Whilst adults with ADHD are usually much less active than children with ADHD, they may still have symptoms such as restlessness and the need to tap or fidget. Hyperactivity isn't always visible and can relate to the internal mind too.


Currently, a lot of the literature out there that discusses ADHD is still geared towards the naughty child. Even the form that we use to assess teens and kids in work asks questions that don't really relate to how ADHD presents in girls.

I think (I hope!) we're at the beginning of things changing regarding the ADHD assessment process and the knowledge around the disorder. There are still people who think it is something you grow out of and therefore cannot have in adulthood, which is absolutely not the case!


So, what does ADHD look like for me?

The information my psychiatrist provided above does fit, I have all of those things but what does ADHD actually look like day to day for me?

Below is a list of just some of the ways in which ADHD shows up for me, in no particular order:

  • poor short term memory

  • struggle to stay on schedule

  • impatient

  • poor sleep

  • struggle waking up

  • enhanced PMS symptoms

  • time blindness

  • chronic fatigue and burnout

  • anxiety and depression

  • struggle dealing with mail, including digital (hello slow replies on every social media platform ever!)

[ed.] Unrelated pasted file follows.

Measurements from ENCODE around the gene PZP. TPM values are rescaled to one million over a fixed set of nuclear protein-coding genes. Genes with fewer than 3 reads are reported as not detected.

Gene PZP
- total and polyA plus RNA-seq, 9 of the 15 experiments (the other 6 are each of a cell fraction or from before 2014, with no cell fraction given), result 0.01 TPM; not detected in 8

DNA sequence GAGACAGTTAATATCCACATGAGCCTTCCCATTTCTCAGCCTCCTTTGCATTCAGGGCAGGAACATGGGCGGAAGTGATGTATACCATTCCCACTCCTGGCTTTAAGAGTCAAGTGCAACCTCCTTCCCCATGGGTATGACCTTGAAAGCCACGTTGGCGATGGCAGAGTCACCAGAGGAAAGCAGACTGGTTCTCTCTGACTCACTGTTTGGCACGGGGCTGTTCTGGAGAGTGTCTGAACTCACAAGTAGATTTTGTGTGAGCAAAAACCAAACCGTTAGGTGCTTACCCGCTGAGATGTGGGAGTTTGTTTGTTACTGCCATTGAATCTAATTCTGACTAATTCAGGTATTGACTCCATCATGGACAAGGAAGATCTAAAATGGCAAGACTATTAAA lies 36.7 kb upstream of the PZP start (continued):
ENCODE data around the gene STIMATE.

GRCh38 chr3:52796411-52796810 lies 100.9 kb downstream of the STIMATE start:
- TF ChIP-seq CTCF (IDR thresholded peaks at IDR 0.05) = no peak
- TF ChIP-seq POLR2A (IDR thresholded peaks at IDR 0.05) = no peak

• struggle adjusting to plans

  • closing container/cabinets

  • buying things impulsively and therefore being terrible with money

  • booking appointments

  • answering questions on the spot and recalling information

  • decision making but can also make impulsive decisions

  • overly emotional (Rejection Sensitivity Dysphoria)

  • negative self talk

  • forgetting to attend to basic needs (going to the toilet, eating, etc)

  • poor relationship with food

  • difficulty focusing, consistently zoning out, easily distracted

  • forgetting verbal instructions (that poor working memory!)

  • leaving things to the last minute

  • regularly making mistakes

  • get bored easy

  • leaving clothes somewhere they shouldn't be

  • 2am productivity

  • feeling like I'm lazy

  • loss of motivation

  • detachment

  • executive dysfunction

And the list goes on...

I won't go into detail about any of the things on that list here, perhaps I will write more in-depth blog posts about them? or maybe I won't write another blog for months/years again... who knows! haha 🤣


My brain feels so fizzy knowing all of this information, like I finally make sense to me. I've spent my life reflecting on myself, learning about myself but I've never made sense to me, I could rationalise a lot of things but it still didn't feel right. And now I know, it's because I'm neurodivergent, my brain is different, I see and feel things differently, I'm different and that does make sense 🧠


Since learning about ADHD, before my diagnosis, I'd been on a rollercoaster of emotions. Excited, finally understanding, relief that it isn't my fault and really it can't be changed, sadness and grief for the kid, teen and young adult that was always trying to be better, to be neurotypcial when she could never be, frustrated at myself for being so hard on myself all those years for things I couldn't control.


It's been a whirlwind and I know it's not over, even now with my official diagnosis.


What happens next?

I've been prescribed medication, I'm waiting for it to arrive. I have high hopes for what it could do for me, but I also have realistic hopes, I know it won't magically make everything better. It can't make me neurotypical.